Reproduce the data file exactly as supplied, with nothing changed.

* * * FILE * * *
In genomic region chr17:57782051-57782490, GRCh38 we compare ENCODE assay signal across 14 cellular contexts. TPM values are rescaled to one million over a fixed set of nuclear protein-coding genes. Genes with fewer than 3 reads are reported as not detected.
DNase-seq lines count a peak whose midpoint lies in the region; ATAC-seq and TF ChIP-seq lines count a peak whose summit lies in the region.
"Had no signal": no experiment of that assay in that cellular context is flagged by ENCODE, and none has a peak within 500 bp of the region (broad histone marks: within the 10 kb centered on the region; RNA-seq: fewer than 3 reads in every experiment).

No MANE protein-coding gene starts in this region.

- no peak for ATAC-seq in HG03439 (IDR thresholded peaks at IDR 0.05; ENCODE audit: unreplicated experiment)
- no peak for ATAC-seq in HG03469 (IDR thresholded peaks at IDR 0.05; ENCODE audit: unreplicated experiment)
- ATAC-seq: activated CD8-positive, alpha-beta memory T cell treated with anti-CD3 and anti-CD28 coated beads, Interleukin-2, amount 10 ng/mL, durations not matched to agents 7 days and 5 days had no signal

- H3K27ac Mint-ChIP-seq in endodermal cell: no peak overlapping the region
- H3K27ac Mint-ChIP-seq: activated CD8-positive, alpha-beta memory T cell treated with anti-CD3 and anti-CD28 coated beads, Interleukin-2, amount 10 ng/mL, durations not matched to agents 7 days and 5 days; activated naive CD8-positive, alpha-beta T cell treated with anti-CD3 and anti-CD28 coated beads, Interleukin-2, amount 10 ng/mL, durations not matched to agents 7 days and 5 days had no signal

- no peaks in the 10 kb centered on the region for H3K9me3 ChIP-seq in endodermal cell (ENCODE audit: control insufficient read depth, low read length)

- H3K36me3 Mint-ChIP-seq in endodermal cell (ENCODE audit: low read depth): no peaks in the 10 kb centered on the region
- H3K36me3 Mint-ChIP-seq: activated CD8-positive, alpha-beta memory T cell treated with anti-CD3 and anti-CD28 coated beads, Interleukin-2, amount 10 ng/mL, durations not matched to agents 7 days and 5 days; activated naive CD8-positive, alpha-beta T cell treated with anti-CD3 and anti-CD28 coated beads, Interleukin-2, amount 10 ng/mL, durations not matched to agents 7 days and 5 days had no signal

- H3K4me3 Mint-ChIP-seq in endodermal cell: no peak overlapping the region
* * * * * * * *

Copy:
In genomic region chr17:57782051-57782490, GRCh38 we compare ENCODE assay signal across 14 cellular contexts. TPM values are rescaled to one million over a fixed set of nuclear protein-coding genes. Genes with fewer than 3 reads are reported as not detected.
DNase-seq lines count a peak whose midpoint lies in the region; ATAC-seq and TF ChIP-seq lines count a peak whose summit lies in the region.
"Had no signal": no experiment of that assay in that cellular context is flagged by ENCODE, and none has a peak within 500 bp of the region (broad histone marks: within the 10 kb centered on the region; RNA-seq: fewer than 3 reads in every experiment).

No MANE protein-coding gene starts in this region.

- no peak for ATAC-seq in HG03439 (IDR thresholded peaks at IDR 0.05; ENCODE audit: unreplicated experiment)
- no peak for ATAC-seq in HG03469 (IDR thresholded peaks at IDR 0.05; ENCODE audit: unreplicated experiment)
- ATAC-seq: activated CD8-positive, alpha-beta memory T cell treated with anti-CD3 and anti-CD28 coated beads, Interleukin-2, amount 10 ng/mL, durations not matched to agents 7 days and 5 days had no signal

- H3K27ac Mint-ChIP-seq in endodermal cell: no peak overlapping the region
- H3K27ac Mint-ChIP-seq: activated CD8-positive, alpha-beta memory T cell treated with anti-CD3 and anti-CD28 coated beads, Interleukin-2, amount 10 ng/mL, durations not matched to agents 7 days and 5 days; activated naive CD8-positive, alpha-beta T cell treated with anti-CD3 and anti-CD28 coated beads, Interleukin-2, amount 10 ng/mL, durations not matched to agents 7 days and 5 days had no signal

- no peaks in the 10 kb centered on the region for H3K9me3 ChIP-seq in endodermal cell (ENCODE audit: control insufficient read depth, low read length)

- H3K36me3 Mint-ChIP-seq in endodermal cell (ENCODE audit: low read depth): no peaks in the 10 kb centered on the region
- H3K36me3 Mint-ChIP-seq: activated CD8-positive, alpha-beta memory T cell treated with anti-CD3 and anti-CD28 coated beads, Interleukin-2, amount 10 ng/mL, durations not matched to agents 7 days and 5 days; activated naive CD8-positive, alpha-beta T cell treated with anti-CD3 and anti-CD28 coated beads, Interleukin-2, amount 10 ng/mL, durations not matched to agents 7 days and 5 days had no signal

- H3K4me3 Mint-ChIP-seq in endodermal cell: no peak overlapping the region